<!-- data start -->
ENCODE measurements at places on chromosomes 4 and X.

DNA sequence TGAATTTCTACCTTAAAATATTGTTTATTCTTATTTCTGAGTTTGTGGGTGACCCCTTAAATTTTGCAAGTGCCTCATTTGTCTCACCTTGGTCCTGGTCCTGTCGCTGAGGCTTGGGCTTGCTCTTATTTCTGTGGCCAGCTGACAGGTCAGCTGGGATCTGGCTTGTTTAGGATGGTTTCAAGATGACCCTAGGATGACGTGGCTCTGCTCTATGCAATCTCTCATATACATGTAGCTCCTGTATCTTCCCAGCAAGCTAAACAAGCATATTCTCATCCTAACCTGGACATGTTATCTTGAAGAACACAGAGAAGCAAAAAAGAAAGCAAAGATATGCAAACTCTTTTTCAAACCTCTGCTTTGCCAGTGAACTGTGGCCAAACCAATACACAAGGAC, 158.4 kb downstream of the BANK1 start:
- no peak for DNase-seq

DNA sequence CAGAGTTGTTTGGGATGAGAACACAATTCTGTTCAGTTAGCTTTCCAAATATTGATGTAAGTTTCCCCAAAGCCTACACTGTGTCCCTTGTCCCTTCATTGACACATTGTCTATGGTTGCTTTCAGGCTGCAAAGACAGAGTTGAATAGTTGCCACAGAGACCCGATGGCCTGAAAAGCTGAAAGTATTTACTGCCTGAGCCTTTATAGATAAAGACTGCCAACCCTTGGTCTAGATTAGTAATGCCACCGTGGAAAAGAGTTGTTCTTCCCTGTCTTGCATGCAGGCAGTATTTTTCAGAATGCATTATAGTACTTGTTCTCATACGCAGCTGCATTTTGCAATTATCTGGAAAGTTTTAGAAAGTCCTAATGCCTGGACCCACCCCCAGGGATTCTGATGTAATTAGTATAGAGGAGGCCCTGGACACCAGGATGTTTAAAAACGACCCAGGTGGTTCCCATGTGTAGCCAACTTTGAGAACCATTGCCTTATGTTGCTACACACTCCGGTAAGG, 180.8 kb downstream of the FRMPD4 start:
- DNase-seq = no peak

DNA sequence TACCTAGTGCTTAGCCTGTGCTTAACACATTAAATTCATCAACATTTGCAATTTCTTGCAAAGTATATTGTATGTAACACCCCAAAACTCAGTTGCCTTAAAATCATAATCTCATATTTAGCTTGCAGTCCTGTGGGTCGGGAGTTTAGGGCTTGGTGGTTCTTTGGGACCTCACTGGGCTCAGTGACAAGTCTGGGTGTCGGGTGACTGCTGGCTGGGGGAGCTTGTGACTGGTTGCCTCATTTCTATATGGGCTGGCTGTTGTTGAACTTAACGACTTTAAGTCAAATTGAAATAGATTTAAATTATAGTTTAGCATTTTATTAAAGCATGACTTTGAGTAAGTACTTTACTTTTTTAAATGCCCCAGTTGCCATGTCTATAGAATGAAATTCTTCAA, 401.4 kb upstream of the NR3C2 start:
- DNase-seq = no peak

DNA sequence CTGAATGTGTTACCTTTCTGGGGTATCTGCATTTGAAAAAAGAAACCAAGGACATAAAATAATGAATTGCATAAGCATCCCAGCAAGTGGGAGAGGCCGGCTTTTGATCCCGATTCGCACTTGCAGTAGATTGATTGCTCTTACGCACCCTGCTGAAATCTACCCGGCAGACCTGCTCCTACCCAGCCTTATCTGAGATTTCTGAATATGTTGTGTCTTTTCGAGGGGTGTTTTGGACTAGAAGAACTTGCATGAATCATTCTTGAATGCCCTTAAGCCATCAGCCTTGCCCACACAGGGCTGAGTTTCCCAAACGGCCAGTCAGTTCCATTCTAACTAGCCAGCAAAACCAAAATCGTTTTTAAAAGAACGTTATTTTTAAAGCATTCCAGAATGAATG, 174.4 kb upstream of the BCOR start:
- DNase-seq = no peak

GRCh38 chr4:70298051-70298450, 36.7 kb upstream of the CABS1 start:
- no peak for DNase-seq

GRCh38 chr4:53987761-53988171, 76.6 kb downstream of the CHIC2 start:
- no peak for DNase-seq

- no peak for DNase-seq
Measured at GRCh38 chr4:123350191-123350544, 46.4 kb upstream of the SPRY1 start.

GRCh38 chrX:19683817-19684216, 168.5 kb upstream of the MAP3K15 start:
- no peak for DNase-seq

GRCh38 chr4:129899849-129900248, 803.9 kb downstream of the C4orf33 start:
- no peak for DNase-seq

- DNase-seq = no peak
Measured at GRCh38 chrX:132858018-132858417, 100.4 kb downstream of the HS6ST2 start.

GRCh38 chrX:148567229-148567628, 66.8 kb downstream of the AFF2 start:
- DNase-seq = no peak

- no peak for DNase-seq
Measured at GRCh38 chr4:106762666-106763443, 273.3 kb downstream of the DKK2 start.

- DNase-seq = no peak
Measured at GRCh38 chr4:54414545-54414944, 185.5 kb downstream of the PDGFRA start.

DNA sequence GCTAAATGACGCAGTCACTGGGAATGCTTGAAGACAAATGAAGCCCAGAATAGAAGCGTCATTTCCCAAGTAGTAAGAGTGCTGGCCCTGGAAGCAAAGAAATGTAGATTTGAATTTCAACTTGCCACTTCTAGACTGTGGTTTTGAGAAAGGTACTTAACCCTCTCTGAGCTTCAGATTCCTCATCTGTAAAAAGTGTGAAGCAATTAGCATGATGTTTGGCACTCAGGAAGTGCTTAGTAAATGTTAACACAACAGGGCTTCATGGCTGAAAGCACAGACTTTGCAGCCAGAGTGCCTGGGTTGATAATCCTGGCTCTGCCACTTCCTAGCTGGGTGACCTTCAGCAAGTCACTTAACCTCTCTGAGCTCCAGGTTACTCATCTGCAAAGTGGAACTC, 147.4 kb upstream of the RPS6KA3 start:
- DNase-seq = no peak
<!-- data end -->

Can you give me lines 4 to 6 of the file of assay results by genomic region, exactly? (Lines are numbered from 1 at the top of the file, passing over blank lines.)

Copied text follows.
DNA sequence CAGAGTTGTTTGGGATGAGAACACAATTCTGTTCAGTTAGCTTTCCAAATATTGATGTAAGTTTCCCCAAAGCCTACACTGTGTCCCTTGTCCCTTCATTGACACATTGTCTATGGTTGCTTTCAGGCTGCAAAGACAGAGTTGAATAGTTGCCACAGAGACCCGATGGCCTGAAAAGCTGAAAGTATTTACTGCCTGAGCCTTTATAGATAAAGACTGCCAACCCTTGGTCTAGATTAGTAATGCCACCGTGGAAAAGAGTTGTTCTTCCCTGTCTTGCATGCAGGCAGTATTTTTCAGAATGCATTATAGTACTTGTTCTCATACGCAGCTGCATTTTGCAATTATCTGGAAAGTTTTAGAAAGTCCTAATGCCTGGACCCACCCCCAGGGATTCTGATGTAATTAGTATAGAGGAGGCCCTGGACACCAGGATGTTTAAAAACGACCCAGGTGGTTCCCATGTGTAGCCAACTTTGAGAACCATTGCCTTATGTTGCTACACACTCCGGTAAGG, 180.8 kb downstream of the FRMPD4 start:
- DNase-seq = no peak

DNA sequence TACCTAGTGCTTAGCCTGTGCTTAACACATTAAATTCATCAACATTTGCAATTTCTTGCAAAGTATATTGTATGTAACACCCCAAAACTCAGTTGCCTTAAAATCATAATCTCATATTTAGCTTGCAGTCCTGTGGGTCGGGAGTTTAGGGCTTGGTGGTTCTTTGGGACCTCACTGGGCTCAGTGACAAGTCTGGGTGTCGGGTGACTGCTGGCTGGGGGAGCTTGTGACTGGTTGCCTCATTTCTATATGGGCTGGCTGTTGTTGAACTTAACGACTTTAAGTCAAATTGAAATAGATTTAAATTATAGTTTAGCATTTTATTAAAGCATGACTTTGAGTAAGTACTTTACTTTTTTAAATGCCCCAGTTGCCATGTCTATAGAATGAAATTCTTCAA, 401.4 kb upstream of the NR3C2 start: